A Feminist Study of African American Art in New Orleans: Considerations of Aesthetics, Art History and Art Criticism
By Harriet Walker
Feminist art scholars have exposed the political nature of art world process and the ways gender influences what is meant by art, who are considered artists, what is studied as the history of art, the standards applied to works of art, the meaning art has for viewers, and the way individuals are visually represented (Brand & Korsmeyer, 1995; Broude & Garrard 1982; Duncan, 1982: Parker & Pollock, 1981; Pollock, 1988; Raven, Langer, & Frueh, 1988). Ways of thinking about art also reflect a racially designated position in American society where makers, viewers, and patrons of fine art are expected to be White, and African American artists and their artistic production and meaning have generally been excluded from the dominant cultural dialogue.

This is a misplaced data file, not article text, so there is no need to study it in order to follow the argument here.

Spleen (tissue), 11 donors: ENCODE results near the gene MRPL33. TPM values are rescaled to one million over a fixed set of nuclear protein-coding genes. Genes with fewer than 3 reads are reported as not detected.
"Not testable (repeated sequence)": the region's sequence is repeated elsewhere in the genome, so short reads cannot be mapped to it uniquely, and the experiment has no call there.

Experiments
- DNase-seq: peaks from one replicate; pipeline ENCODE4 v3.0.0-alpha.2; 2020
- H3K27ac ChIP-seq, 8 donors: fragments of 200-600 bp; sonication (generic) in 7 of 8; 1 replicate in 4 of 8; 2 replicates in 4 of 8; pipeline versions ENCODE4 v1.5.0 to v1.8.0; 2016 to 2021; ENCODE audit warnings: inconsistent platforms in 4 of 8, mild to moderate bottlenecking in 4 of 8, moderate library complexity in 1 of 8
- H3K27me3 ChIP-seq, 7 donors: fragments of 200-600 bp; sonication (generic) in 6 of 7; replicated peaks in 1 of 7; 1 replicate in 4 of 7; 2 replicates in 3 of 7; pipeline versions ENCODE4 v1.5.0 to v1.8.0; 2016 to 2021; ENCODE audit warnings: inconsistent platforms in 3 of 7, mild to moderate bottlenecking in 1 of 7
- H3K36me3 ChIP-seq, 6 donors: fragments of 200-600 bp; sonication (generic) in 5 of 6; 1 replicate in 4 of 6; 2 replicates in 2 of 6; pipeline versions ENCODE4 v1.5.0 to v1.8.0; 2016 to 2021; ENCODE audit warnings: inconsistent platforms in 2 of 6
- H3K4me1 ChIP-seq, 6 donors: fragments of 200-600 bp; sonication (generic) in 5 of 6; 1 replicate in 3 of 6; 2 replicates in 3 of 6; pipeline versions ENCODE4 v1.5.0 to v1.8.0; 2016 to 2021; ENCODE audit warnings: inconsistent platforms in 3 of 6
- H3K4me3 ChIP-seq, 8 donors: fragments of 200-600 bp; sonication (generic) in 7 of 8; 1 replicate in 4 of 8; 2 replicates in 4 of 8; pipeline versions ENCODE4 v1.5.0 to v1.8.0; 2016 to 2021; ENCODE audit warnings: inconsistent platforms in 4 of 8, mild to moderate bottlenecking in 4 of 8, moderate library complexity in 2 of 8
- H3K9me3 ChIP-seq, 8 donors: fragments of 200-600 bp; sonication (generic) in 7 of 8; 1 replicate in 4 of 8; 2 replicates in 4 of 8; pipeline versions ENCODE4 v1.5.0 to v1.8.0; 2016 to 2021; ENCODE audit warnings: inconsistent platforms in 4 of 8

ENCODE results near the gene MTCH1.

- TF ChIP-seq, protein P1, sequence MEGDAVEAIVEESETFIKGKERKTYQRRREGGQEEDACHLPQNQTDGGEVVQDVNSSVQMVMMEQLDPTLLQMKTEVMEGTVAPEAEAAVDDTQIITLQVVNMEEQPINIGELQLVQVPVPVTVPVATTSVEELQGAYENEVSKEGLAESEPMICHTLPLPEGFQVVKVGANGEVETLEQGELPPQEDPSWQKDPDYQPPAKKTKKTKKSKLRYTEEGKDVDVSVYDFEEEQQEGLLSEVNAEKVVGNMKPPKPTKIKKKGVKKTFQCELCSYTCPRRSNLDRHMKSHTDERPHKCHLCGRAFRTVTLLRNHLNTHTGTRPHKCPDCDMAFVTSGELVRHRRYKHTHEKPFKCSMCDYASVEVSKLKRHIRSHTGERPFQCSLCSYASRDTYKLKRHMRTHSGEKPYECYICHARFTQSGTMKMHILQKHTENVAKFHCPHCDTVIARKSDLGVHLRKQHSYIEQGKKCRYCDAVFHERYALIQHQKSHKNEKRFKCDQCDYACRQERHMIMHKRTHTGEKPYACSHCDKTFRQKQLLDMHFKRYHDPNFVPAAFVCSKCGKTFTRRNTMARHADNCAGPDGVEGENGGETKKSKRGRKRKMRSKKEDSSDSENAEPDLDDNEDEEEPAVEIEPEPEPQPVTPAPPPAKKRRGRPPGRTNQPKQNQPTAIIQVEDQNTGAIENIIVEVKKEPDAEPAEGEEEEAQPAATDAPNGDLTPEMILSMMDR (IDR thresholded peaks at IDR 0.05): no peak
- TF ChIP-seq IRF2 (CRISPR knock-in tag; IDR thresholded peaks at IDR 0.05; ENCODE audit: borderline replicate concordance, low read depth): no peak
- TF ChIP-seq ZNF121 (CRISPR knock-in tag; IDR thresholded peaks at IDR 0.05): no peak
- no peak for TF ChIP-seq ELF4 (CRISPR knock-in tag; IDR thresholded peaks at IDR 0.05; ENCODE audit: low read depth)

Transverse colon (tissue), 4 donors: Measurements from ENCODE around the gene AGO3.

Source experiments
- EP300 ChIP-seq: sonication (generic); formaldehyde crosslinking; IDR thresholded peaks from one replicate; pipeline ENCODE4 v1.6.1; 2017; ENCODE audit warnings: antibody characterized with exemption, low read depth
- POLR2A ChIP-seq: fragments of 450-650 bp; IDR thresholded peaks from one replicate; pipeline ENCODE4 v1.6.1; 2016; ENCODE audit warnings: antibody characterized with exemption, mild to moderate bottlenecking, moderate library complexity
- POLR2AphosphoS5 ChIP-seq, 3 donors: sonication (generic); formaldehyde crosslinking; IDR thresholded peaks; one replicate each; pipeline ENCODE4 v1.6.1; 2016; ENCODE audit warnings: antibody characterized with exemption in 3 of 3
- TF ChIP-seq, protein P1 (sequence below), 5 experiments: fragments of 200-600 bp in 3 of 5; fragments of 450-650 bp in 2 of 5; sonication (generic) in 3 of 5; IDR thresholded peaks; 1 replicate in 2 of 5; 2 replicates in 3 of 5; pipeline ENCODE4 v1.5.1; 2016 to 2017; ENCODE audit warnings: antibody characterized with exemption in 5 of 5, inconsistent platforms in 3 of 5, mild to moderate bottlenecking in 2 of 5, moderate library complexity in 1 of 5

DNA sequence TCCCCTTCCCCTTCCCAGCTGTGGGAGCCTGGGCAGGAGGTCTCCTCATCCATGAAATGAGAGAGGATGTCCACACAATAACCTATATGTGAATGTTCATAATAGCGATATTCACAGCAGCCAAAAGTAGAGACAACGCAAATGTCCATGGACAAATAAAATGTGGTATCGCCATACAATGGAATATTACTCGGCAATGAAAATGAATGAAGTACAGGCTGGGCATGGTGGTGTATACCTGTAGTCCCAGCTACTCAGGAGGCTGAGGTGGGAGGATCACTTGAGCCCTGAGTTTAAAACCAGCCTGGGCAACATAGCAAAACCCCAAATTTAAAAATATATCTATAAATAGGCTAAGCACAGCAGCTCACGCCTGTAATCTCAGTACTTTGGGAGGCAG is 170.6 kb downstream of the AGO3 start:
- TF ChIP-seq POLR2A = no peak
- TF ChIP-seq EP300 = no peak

‘The position of Black artists, men and women, past and present, in all cultural and class diversity of their communities and countries needs to be documented and analyzed (Pollock, 1988, p. 15). When African American artists are included in the study of art, however, they are often added to the study of “great” artists and fine art that excludes many people who have contributed to American visual culture, and their art is usually considered in relation to accepted universal standards of greatness, ignoring African American social and aesthetic values.
Citation: Walker, Harriet. “A Feminist Study of African American Art in New Orleans: Considerations of Aesthetics, Art History and Art Criticism.” Marilyn Zurmuehlin Working Papers in Art Education 14 (1997): 30-35.
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